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What is ‘hyper-processing’ of pet food?

I keep seeing the use of the terms ‘ultra-processed’ and ‘hyper-processed’ in my feeds, and we are also asked questions about them in our store. We all know we’re supposed to avoid processed foods in our diets, but what does the addition of ‘hyper-’ or ‘ultra- ’mean when talking about pet food?

Processed foods for people are things like bologna or cheese slices. They still look and taste like food but are generally made of ingredients that have been put through a process to improve their taste or form to make them more palatable. Those processes can be simple or complex and may or may not add undesirable ingredients to the end products, either by intent, or as a byproduct of the process.

Ultra/hyper-processed foods take this to the next level. Creating a product that contains meat yet is shelf-stable for 18 months, while retaining much of its nutritional value, means that it has to be processed and preserved. These processes include simple cooking, and many times a meat product may be cooked more than once. — at minimum, once when the meat products are rendered, then again when they are made into the kibble.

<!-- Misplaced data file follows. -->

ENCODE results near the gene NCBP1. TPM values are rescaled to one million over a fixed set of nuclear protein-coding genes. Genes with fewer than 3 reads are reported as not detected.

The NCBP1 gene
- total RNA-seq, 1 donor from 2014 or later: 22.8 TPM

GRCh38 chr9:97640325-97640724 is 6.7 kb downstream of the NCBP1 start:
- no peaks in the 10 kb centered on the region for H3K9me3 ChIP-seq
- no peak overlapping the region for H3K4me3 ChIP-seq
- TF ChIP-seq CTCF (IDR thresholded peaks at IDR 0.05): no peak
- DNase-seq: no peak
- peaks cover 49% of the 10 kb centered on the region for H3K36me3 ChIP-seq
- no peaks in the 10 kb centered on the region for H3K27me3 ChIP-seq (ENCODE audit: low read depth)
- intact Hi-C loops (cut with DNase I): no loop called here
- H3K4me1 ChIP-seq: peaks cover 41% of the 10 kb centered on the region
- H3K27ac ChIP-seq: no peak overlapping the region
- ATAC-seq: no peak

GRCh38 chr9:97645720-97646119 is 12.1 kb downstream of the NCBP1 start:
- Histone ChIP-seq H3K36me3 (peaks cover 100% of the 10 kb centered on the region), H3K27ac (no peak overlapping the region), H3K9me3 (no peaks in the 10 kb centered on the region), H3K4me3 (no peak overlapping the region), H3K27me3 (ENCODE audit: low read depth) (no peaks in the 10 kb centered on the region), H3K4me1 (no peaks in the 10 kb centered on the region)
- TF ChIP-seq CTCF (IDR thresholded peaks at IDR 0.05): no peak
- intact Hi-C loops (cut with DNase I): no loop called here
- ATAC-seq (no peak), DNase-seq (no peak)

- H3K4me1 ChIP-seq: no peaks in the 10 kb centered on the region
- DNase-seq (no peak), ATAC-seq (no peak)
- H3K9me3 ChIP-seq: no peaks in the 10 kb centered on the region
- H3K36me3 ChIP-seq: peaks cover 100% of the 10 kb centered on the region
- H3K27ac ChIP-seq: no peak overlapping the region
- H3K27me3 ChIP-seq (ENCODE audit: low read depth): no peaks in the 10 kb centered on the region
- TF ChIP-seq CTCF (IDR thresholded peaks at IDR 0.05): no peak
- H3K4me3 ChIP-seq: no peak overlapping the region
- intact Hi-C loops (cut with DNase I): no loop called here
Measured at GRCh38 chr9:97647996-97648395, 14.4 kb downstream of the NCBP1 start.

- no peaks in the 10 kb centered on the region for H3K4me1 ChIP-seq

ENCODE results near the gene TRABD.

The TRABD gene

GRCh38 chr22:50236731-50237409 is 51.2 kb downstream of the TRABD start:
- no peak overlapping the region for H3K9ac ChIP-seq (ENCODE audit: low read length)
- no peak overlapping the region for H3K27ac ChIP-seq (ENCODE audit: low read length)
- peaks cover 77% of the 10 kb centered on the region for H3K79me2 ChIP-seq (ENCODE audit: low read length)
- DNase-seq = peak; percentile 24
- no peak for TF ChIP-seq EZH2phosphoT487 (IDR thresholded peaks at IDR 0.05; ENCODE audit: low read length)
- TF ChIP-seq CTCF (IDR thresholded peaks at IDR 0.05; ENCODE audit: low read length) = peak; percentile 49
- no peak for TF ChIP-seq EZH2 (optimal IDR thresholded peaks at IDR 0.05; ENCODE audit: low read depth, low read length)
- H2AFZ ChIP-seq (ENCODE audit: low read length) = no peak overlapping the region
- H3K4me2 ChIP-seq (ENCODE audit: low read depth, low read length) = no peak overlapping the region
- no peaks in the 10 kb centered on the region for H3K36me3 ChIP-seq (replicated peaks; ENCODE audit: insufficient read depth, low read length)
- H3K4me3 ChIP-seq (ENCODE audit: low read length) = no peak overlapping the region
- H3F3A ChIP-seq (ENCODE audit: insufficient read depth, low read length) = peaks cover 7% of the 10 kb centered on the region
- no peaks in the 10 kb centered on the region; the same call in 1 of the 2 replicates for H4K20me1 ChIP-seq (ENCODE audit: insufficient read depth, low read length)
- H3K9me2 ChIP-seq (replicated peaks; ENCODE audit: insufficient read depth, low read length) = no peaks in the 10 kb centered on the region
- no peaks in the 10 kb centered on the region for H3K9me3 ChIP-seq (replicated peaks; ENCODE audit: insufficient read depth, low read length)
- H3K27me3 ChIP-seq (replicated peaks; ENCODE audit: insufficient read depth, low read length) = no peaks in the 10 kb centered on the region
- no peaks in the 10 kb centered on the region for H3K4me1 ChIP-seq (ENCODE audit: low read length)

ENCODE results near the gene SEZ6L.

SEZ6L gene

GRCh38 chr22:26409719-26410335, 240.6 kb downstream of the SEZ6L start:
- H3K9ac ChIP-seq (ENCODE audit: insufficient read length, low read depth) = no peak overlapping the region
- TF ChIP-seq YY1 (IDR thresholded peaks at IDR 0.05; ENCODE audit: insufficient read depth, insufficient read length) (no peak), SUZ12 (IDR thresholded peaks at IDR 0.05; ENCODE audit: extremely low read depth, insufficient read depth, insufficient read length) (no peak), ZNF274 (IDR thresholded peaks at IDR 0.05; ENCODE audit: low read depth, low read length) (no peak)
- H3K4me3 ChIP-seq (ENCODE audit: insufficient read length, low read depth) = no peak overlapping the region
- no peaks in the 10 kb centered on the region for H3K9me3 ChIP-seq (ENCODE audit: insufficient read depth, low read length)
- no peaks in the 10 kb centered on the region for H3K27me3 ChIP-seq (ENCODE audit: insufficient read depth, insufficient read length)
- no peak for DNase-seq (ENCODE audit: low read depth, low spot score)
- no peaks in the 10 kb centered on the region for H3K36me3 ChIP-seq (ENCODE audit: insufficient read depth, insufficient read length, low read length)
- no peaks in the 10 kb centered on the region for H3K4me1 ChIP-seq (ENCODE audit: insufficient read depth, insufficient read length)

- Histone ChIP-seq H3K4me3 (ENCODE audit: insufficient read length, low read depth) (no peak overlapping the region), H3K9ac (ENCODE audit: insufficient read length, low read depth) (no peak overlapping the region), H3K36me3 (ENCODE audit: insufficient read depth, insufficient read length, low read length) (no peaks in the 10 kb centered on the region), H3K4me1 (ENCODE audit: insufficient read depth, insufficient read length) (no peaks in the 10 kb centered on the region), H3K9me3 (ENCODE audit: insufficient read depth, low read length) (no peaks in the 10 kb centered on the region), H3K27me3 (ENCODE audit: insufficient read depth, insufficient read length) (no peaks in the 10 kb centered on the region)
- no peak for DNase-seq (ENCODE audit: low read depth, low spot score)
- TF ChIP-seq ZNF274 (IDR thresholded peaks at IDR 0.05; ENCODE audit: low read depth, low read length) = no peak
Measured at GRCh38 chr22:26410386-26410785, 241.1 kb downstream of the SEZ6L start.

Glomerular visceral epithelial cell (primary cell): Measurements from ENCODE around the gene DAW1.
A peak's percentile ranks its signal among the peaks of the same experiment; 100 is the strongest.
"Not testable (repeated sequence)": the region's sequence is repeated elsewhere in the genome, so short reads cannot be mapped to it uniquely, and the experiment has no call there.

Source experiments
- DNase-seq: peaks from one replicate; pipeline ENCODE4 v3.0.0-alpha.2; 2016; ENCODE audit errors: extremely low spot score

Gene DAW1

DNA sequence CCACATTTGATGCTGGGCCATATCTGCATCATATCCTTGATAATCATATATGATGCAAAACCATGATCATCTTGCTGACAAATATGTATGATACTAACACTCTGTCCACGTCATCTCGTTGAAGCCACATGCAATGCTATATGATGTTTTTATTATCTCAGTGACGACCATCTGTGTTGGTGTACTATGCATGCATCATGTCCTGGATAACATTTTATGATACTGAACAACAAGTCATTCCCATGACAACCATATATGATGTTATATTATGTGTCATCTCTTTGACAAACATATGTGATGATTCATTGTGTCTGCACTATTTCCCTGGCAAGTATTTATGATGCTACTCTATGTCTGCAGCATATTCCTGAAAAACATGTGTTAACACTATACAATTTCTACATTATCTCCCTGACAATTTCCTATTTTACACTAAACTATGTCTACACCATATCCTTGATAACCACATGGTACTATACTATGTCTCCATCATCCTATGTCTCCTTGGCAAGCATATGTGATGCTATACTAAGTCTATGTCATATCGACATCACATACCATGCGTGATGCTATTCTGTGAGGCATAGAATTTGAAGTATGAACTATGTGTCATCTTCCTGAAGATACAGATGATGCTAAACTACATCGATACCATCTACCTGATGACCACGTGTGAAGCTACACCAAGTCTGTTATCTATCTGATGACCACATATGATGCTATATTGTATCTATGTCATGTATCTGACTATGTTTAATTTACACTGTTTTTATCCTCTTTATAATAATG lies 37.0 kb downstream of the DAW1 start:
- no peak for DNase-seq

Cooking can do more damage to food than we’d like. No wolf ever used a campfire to cook its food and we know that cooked food has some of its best nutrition destroyed by heat. The rendering process for meat meals is quite interesting — raw materials (anything from butcher waste to dead animals) is ground, crushed, cooked in a continuous cooker, drained and sent through a screw press to remove the fats (also used in some dry pet foods), ground again and screened. The resulting powder, which, depending on the source, can be meat meal or meat and bone meal, is a primary ingredient in most inexpensive pet kibbles, as well as the animal fat that has been rendered out.

The manufacturer takes these processed meal powders and adds them to the other ingredients (usually feed-grade grains and vegetables not suitable for human use) and grinds them together into a mash, which is then extruded and cooked again. The resulting pellet has protein and carbohydrates, but not much more.

These pellets are then tumbled in a large drum, where a coating is sprayed on them which contains items that would have been destroyed in the cooking process — fats, vitamins, preservatives and flavours. The vitamins are usually synthetic, and mostly delivered in a vitamin premix a company will use in all its foods, regardless of the other ingredients. (Vitamin premixes have been the object of scrutiny lately, with recalls required due to improperly balanced premixes, some containing toxic levels of certain vitamins.) These are then bagged and stamped with an 18-month shelf life, even though, after a package is opened many of the food’s nutritional components degrade rapidly by oxidizing. Sealing them in a bucket can help, but every time it is opened, more oxygen is let in, so the damage still occurs.

So, you can see why the terms hyper-processed and ultra-processed are used regarding pet foods. Most commercial pet foods are far more processed than the foods we avoid consuming ourselves.